2021 will be looked back on as the year that the COVID19-delayed sporting events from the previous year came back to life across the (northern hemisphere) summer. As part of the Tokyo Paralympic games, there was a first for football with the Blind Football (“Football 5-a-side”) tournament at the Paralympics, the first international football competition to be held with Temporary Concussion Substitutes.

Whilst there has been considerable discussion regarding the introduction of Temporary Concussion Substitutes in mainstream football1, the “IBSA Blind and Partially Sighted Football Temporary Concussion Substitution Policy” came into effect in May 2021 during the build-up to the Paralympic Games2. This Temporary Concussion Substitution (TCS) policy was adapted from a similar approach pioneered in Cerebral Palsy football3 and ensures that in the event of a head injury, a substitute can enter the field of play- regardless of how many substitutions a team has left.

The thought process behind the introduction of this rule change was simple. Blind Football has one of the highest injury rates in all Paralympic Sports4 with many of the injuries sustained being head injuries. Given the nature of the sport (i.e. all players being registered blind), the likelihood of contact with other players is high, and thus attempts need to be made to best manage these head injuries when they do arise.

As part of the build-up to the Paralympics, we held a webinar with all of the medical staff who were due to attend the Tokyo Paralympic Games with their respective Blind Football squads. This webinar outlined the TCS policy to all in attendance and gave all medical staff the chance to discuss the policy and ask any questions they had regarding this. The beginning of the tournament has seen the TCS policy implemented on the first day of the tournament, and more detailed analysis on the policy is planned, including qualitative studies to understand more about any barriers/challenges to the policy (from the perspective of players, medical staff, and referees).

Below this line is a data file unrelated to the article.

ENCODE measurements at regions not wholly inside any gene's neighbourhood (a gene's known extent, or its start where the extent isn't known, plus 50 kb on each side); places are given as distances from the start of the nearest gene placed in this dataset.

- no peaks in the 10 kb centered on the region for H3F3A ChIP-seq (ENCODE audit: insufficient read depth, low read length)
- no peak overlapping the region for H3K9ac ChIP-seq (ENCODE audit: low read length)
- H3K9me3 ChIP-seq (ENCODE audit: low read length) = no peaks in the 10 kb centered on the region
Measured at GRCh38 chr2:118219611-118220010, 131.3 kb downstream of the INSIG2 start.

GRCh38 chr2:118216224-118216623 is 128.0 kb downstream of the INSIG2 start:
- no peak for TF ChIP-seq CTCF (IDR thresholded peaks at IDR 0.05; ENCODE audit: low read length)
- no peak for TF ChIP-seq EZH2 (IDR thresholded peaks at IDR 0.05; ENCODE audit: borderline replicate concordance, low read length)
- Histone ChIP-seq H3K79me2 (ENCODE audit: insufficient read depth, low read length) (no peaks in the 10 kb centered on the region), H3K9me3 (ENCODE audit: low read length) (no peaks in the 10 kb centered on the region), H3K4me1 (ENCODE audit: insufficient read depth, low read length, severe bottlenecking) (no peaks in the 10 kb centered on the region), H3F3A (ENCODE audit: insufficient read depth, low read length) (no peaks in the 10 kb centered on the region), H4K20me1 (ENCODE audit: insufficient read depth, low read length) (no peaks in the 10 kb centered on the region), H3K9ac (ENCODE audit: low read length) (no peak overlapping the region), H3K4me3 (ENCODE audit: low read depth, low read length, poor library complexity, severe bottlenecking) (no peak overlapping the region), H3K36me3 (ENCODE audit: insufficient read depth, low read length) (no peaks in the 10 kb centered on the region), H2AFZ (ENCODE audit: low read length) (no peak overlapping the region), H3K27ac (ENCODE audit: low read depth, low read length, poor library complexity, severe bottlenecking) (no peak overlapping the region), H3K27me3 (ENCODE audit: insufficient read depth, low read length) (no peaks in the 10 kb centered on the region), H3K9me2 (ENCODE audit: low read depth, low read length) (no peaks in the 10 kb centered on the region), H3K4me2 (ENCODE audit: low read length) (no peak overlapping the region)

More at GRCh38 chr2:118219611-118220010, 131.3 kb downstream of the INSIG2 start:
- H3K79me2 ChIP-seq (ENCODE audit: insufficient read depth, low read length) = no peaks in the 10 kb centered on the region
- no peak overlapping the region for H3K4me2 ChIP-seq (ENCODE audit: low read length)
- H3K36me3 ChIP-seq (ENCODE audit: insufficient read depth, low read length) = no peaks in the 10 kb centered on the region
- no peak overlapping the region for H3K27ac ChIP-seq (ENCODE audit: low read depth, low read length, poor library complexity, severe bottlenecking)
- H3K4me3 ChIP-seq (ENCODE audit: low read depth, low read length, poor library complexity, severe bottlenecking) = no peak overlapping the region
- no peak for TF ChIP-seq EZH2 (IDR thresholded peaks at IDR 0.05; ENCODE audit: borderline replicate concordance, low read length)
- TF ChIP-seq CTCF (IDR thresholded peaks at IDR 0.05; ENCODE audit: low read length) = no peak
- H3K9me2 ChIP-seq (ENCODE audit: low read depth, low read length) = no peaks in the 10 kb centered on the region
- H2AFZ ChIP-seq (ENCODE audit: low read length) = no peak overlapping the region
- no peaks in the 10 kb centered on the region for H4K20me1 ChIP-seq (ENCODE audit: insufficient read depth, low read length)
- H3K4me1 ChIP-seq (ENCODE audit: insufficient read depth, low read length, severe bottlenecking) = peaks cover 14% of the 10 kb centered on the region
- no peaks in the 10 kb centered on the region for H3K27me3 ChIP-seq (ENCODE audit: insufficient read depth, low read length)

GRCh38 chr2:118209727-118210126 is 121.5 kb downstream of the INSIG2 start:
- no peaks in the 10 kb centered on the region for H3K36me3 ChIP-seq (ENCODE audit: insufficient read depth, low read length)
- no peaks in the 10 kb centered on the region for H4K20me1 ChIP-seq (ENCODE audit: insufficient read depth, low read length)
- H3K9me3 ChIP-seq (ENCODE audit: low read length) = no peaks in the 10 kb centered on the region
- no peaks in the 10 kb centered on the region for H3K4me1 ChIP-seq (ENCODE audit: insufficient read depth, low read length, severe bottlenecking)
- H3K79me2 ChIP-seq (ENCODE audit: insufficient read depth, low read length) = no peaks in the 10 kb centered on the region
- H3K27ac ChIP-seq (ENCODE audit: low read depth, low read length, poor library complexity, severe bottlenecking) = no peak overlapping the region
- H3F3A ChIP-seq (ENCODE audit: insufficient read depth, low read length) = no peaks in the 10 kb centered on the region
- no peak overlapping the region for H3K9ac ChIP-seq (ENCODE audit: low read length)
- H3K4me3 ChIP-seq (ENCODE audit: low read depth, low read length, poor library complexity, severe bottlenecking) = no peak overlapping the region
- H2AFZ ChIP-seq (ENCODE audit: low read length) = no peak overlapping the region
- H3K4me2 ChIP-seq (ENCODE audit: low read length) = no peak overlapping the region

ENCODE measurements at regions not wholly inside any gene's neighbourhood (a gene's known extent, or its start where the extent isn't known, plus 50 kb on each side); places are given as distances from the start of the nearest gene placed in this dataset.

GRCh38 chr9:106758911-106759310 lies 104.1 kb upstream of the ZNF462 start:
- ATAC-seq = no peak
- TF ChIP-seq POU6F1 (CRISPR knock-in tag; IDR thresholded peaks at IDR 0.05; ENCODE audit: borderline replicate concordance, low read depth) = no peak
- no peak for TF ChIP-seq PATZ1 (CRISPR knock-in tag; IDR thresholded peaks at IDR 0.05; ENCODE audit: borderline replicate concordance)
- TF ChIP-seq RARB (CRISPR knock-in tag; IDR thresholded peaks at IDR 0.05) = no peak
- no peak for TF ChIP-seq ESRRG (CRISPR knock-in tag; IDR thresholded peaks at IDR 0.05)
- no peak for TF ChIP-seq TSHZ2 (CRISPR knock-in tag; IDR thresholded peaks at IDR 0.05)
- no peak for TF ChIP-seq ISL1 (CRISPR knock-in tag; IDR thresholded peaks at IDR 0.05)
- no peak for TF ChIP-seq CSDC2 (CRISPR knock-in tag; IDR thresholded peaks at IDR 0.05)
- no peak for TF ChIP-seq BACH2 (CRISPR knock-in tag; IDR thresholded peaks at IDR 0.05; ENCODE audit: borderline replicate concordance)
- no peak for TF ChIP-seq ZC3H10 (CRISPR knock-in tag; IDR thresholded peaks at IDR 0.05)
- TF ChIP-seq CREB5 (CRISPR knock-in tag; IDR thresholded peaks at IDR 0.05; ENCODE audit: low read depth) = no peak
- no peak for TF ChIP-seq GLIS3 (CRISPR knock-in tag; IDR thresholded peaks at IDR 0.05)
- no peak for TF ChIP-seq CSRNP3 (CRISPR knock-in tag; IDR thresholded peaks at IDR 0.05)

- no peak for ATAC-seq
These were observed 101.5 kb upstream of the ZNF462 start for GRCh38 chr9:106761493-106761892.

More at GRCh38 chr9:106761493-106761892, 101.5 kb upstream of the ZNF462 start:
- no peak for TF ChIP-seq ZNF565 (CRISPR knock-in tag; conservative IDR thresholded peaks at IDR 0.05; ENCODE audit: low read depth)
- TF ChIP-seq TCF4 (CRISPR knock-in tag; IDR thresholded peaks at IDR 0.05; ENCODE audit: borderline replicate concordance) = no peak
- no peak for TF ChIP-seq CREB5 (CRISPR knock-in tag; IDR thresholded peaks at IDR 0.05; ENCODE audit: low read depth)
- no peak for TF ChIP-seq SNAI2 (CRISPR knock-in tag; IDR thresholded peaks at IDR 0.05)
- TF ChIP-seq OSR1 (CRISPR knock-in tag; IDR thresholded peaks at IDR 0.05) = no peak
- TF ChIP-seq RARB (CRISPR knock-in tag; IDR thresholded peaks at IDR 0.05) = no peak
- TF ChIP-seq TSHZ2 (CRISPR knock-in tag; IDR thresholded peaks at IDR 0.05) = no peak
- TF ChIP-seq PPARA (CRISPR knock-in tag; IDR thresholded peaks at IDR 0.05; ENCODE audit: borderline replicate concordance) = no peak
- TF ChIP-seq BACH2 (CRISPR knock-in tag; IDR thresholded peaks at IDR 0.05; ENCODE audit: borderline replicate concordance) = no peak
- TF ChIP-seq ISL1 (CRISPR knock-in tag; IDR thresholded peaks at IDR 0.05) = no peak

The introduction of the TCS Policy is aligned with recent efforts to understand more about concussions in Para Sport. This year saw the publication of the 1st Position Statement on Concussion in Para Sport5 which resulted from world expects in Para sport and concussion coming together to discuss the unique challenges of managing concussion in Para athletes. This Position Statement will be highlighted to the medical staff at the Paralympic Games during the Educational Symposium held in Toyko to help disseminate the information to the key stakeholders (namely clinicians working in Para Sport). The Concussion in Para Sport group who came together to write this Position Statement hope to build on the existing knowledge base in this area in coming years- watch this space!

Dr Osman Ahmed

Dr Richard Weiler




Richard Weiler


  4. Derman W, Runciman P, Schwellnus M, et a. High precompetition injury rate dominates the injury profile at the Rio 2016 Summer Paralympic Games: a prospective cohort study of 51 198 athlete days. British Journal of Sports Medicine. 2018 Jan;52(1):24-31.
  5. Weiler R, Blauwet C, Clarke D, et al. Concussion in para-sport: the first position statement of the Concussion in Para Sport (CIPS) Group. British Journal of Sports Medicine, Published Online First: 09 April 2021. doi: 10.1136/bjsports-
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